Global Daily – Malaise in Germany’s industry spreading to services

by: Aline Schuiling , Georgette Boele

Euro Macro: Germany’s Ifo business climate in services drops – Germany’s Ifo business climate continued to decline in June. Although the part of the survey that gauges current business conditions stabilised, the part that gauges expectations declined by a full point, to 94.2. The expectations component of the survey tends to be the part that moves closest with GDP. At its current level, it is consistent with Germany’s GDP growth returning to negative territory after it bounced back to 0.4% qoq in 2019Q1 due to a weather-related one-off surge in construction activity, and sharply rebounding car sales. We have pencilled in a contraction of around -0.1 to -0.2% qoq for Q2, and expect growth rates close to zero in the second half of this year.

The details of the Ifo report reveal that the downturn in Germany’s manufacturing, which began at around the start of 2018 has spread to the services sector. Indeed, the business climate in the services sector has been falling noticeably since the start of this year after it had been resilient throughout 2018. The expectations component of the Ifo index for services has dropped particularly sharply since the start of the year, but the current conditions dropped noticeably as well. If we compare the historical patterns of the Ifo indicator for the services sector to the services sector PMI for Germany, as well as for the eurozone as a whole, the three series tend to move closely together, with Germany’s Ifo sentiment generally leading the services sector PMIs somewhat. This suggests the eurozone services sector PMI, which rose slightly in June, will decline in the months ahead. (Aline Schuiling)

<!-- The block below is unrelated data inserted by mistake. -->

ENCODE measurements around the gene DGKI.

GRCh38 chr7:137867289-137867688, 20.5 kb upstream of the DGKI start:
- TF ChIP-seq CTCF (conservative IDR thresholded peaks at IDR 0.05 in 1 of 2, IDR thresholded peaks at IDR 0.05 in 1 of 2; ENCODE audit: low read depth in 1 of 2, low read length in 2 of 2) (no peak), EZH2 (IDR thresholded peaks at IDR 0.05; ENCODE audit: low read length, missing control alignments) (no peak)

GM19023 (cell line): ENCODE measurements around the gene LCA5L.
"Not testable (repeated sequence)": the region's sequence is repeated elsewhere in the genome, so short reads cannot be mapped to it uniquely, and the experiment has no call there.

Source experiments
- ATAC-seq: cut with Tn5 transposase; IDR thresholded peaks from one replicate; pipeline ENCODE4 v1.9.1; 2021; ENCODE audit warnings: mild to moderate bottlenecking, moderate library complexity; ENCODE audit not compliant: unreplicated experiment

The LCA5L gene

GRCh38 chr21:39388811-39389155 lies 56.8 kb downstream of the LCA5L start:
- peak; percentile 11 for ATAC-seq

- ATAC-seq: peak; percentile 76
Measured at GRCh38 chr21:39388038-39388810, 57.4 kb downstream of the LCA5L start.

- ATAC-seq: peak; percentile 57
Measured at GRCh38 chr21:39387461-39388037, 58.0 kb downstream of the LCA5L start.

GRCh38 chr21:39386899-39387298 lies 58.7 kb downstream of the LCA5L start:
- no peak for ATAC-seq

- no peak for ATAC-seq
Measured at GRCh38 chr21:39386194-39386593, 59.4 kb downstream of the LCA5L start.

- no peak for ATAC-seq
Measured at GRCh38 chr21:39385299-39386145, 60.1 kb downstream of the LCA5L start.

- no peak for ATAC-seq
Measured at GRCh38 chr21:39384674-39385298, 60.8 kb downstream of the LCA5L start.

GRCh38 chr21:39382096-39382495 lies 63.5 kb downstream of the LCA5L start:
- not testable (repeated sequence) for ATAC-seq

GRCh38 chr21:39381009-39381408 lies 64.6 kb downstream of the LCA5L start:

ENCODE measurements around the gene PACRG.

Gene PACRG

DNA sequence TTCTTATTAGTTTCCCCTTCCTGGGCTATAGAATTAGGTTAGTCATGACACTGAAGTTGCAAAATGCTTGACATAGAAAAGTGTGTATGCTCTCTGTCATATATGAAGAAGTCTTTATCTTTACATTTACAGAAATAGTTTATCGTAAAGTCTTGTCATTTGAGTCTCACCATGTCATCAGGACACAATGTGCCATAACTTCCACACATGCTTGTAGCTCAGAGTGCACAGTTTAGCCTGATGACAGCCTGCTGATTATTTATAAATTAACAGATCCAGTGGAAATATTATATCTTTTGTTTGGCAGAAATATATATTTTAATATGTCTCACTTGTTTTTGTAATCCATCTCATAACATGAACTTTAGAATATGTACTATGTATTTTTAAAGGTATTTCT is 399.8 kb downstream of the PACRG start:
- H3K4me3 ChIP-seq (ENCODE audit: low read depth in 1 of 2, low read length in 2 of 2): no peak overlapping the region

Global FX: Crucial technicals turn negative on the dollar – EUR/USD has been in a tight range this year. The high was set at 10 January at 1.1570 and the low just below 1.1110 on 23 May. Option market volatility has also been relatively low. The main reason for this lack of direction in EUR/USD is that both currencies don’t look particularly attractive. On the one hand, weaker eurozone growth, the prospect of monetary policy easing by the ECB and political challenges in Italy weigh on the euro. On the other hand, the prospect of aggressive Fed easing is weighing on the US dollar. Changes in investor sentiment are also playing a crucial role. The prospect of Fed rate cuts has a negative impact on the dollar when investor sentiment is more constructive. This is because in such a environment there is lower safe haven demand for the dollar. Last week saw a combination of these different and opposing dynamics. At the start of the week, dovish comments from ECB’s Mario Draghi pushed EUR/USD below 1.12. But a day later the Fed surprised even more on the dovish side, resulting in a sell-off of the dollar across the board. The Fed’s communication triggered expectations of the possibility of a 50bp rate cut in July. This boosted general investor sentiment. The combination of optimistic investor sentiment and the narrowing of yield spreads between the US and other countries sent the dollar lower. EUR/USD broke above the 200-day moving average and the US dollar index dropped below this technical level last Friday. USD/JPY has already been below this level since the start of May. These developments clearly improve the overall technical outlook for EUR/USD and the odds have risen that the US dollar has entered a multi-year decline. We think that currently the market is too aggressive in pricing in rate cuts by the Fed, and our new ECB view of rate cuts is not fully anticipated by financial markets. If our view plays out, EUR/USD could easily drop below the 200-day moving average again in the near-term. We therefore maintain our year-end target for EUR/USD at 1.12. However, we think US dollar weakness is here to stay versus the Japanese yen. Narrowing yield spreads between the US and Japan and waves of risk aversion should support the yen versus the dollar. We have a year-end forecast of 100 in USD/JPY (Georgette Boele)